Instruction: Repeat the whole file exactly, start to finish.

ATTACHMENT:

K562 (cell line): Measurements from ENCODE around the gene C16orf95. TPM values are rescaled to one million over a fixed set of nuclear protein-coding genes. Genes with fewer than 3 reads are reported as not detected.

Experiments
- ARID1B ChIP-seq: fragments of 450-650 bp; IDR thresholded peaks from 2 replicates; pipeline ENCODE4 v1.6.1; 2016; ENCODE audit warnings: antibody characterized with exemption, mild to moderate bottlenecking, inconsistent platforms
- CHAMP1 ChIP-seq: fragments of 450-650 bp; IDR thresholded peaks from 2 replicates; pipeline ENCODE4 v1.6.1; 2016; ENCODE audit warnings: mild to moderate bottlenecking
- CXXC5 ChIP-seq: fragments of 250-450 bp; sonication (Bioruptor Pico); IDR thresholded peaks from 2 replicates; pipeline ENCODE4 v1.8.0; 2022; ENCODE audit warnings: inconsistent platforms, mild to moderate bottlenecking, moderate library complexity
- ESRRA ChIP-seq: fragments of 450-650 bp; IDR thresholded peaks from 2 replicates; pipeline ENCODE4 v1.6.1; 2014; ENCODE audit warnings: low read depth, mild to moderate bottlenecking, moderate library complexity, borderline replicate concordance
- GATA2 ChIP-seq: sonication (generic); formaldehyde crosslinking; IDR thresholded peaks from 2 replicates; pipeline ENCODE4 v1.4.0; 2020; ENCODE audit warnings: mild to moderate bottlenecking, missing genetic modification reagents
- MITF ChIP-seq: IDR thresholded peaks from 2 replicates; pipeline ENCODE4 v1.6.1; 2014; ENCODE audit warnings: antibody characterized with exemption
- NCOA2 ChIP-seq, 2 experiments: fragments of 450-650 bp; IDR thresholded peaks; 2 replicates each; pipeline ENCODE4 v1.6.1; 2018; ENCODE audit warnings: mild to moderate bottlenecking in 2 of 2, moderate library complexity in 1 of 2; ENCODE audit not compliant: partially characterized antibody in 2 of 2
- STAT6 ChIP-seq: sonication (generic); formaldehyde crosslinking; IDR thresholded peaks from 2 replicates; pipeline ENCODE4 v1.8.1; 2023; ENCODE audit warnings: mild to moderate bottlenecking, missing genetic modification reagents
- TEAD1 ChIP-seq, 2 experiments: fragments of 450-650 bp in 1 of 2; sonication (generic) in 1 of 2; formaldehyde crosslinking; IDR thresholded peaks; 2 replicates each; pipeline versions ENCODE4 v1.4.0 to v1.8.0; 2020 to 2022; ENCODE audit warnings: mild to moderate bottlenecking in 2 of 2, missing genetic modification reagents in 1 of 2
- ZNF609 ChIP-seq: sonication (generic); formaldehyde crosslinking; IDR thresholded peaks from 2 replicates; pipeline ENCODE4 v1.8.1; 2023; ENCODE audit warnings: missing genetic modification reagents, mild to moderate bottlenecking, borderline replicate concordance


K562 (cell line): Measurements from ENCODE around the gene C16orf95. TPM values are rescaled to one million over a fixed set of nuclear protein-coding genes. Genes with fewer than 3 reads are reported as not detected.

Experiments
- ARID1B ChIP-seq: fragments of 450-650 bp; IDR thresholded peaks from 2 replicates; pipeline ENCODE4 v1.6.1; 2016; ENCODE audit warnings: antibody characterized with exemption, mild to moderate bottlenecking, inconsistent platforms
- CHAMP1 ChIP-seq: fragments of 450-650 bp; IDR thresholded peaks from 2 replicates; pipeline ENCODE4 v1.6.1; 2016; ENCODE audit warnings: mild to moderate bottlenecking
- CXXC5 ChIP-seq: fragments of 250-450 bp; sonication (Bioruptor Pico); IDR thresholded peaks from 2 replicates; pipeline ENCODE4 v1.8.0; 2022; ENCODE audit warnings: inconsistent platforms, mild to moderate bottlenecking, moderate library complexity
- ESRRA ChIP-seq: fragments of 450-650 bp; IDR thresholded peaks from 2 replicates; pipeline ENCODE4 v1.6.1; 2014; ENCODE audit warnings: low read depth, mild to moderate bottlenecking, moderate library complexity, borderline replicate concordance
- GATA2 ChIP-seq: sonication (generic); formaldehyde crosslinking; IDR thresholded peaks from 2 replicates; pipeline ENCODE4 v1.4.0; 2020; ENCODE audit warnings: mild to moderate bottlenecking, missing genetic modification reagents
- MITF ChIP-seq: IDR thresholded peaks from 2 replicates; pipeline ENCODE4 v1.6.1; 2014; ENCODE audit warnings: antibody characterized with exemption
- NCOA2 ChIP-seq, 2 experiments: fragments of 450-650 bp; IDR thresholded peaks; 2 replicates each; pipeline ENCODE4 v1.6.1; 2018; ENCODE audit warnings: mild to moderate bottlenecking in 2 of 2, moderate library complexity in 1 of 2; ENCODE audit not compliant: partially characterized antibody in 2 of 2
- STAT6 ChIP-seq: sonication (generic); formaldehyde crosslinking; IDR thresholded peaks from 2 replicates; pipeline ENCODE4 v1.8.1; 2023; ENCODE audit warnings: mild to moderate bottlenecking, missing genetic modification reagents
- TEAD1 ChIP-seq, 2 experiments: fragments of 450-650 bp in 1 of 2; sonication (generic) in 1 of 2; formaldehyde crosslinking; IDR thresholded peaks; 2 replicates each; pipeline versions ENCODE4 v1.4.0 to v1.8.0; 2020 to 2022; ENCODE audit warnings: mild to moderate bottlenecking in 2 of 2, missing genetic modification reagents in 1 of 2
- ZNF609 ChIP-seq: sonication (generic); formaldehyde crosslinking; IDR thresholded peaks from 2 replicates; pipeline ENCODE4 v1.8.1; 2023; ENCODE audit warnings: missing genetic modification reagents, mild to moderate bottlenecking, borderline replicate concordance